Skip to main content

Rare panda birth surprised zookeepers despite 24/7 video surveillance

Rare panda birth surprised zookeepers despite 24/7 video surveillance

Share this story

panda birth
panda birth

A panda was born last night at the National Zoo in Washington, DC. It marks the third birth for Mei Xiang, a 25-year-old giant panda, who picked up and began cuddling her cub immediately after it was born. Conceiving cubs in captivity has been a continued struggle — Mei Xiang's pregnancy only came as a result of an artificial insemination back in March — and giant pandas continue to remain on the endangered species list in part because of it. As of 2004, there were only believed to be 1,600 remaining.

The pregnancy was only determined earlier this month

The National Zoo says that the newborn is doing well, and it plans to further examine the cub's health at some point today. But while the zoo has been closely monitoring Mei Xiang over the summer, it wasn't actually certain that she had become pregnant until recently: short of developing a fetus, female pandas almost always exhibit all of the symptoms of pregnancy after ovulation, in what's called a pseudopregnancy, reports LiveScience. The National Zoo says that ultrasounds are the only way to definitively determine if a pregnancy is real — but even as of Mei Xiang's most recent ultrasound, taken on August 5th, the zoo still wasn't able to tell.

Only when Mei Xiang's water broke on August 7th could the National Zoo confirm the pregnancy. The Washington Post reports that following the birth of her first cub in 2006, Mei Xiang experienced a false pregnancy during each of the next five years. A second cub was born last year, but it died just a week after birth. Among the difficulties in getting a panda to conceive is the precise timing that's required: Animal Planet reports that there's only a single 24 to 36 hour period each year that female giant pandas are fertile. Fresh and frozen semen from two separate males were used to inseminate Mei Xiang, and the National Zoo still has to determine which of the two is the father.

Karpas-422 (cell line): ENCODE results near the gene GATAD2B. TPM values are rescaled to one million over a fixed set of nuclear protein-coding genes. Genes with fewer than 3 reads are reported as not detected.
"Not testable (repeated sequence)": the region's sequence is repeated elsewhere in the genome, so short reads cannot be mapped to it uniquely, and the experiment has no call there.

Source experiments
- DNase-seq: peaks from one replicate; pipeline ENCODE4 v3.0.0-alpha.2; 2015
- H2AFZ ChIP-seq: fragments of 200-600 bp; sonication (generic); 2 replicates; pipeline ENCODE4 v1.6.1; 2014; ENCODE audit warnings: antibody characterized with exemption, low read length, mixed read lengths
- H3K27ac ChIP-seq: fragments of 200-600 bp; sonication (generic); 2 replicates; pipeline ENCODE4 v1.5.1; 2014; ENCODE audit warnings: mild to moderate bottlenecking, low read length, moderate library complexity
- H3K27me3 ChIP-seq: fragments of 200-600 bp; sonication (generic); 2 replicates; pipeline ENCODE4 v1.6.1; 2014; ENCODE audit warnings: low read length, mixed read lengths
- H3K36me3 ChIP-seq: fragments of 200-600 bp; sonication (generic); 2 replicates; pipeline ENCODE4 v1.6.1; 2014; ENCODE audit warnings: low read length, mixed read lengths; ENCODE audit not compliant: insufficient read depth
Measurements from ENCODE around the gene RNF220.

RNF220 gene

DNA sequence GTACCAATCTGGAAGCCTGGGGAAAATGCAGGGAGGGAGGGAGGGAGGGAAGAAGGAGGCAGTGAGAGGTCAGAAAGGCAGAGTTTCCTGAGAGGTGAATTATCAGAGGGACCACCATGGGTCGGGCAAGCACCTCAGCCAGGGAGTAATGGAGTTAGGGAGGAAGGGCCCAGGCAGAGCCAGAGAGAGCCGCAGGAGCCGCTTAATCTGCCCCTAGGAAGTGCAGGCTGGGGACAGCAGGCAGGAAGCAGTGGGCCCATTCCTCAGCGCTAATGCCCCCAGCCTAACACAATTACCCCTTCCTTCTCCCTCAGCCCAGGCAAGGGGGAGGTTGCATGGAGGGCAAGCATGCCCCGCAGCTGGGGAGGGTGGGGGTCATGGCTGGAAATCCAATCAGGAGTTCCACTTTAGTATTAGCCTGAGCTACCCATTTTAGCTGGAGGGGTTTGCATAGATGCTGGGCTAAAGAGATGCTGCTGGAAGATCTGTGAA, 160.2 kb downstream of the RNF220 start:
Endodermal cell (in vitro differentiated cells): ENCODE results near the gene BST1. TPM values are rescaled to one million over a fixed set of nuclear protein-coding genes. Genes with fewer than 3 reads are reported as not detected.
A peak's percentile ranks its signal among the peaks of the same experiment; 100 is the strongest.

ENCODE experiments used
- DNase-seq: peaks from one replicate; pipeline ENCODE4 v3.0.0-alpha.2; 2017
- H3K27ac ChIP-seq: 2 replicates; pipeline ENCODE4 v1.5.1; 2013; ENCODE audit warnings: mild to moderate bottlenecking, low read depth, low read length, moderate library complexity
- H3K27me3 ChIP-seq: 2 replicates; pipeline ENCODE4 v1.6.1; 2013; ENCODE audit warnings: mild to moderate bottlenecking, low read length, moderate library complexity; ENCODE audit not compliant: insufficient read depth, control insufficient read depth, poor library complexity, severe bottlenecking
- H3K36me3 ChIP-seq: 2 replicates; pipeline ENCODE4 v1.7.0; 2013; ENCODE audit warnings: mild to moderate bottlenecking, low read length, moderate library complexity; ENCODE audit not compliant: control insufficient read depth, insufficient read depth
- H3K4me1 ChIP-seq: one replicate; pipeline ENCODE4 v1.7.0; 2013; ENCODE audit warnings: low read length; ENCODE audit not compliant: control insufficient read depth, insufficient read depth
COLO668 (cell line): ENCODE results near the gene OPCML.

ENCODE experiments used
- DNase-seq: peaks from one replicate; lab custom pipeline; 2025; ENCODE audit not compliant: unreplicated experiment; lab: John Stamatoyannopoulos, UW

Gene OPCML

The birth was streamed live online over the same cameras that the National Zoo has been using to monitor Mei Xiang's health since her water broke. The zoo is encouraging viewers to post any screenshots of the newborn onto a Flickr group, which so far has collected about a dozen photos of the cub. Though the streaming cameras are expected to be down at some point today, once they're back online viewers should be able to continue watching Mei Xiang and her newborn around the clock.

Update 8/24: Two attempts were made to perform a checkup on the newborn cub today, but neither were successful, reports the Associated Press. Mei Xiang was reportedly cradling the cub, prevented zookeepers from examining it. A third attempt is now planned for Sunday.

Update 8/25: Mei Xiang gave birth to a second, stillborn cub. The National Zoo says that the cub wasn't fully formed and had never been alive. Mei Xiang reportedly groomed the second cub for 17 minutes before dropping it on the ground, where zoo staff retrieved it. The first cub appears to remain well for now, and it was said to be squealing throughout the ordeal.

The National Zoo says that giant pandas have a 50 percent chance of giving birth to an additional cub, and zookeepers had been on the lookout for a second birth throughout yesterday. However, 16 hours after the first cub was born, the zoo noted that it was "extremely unlikely" for a twin to be born at that time.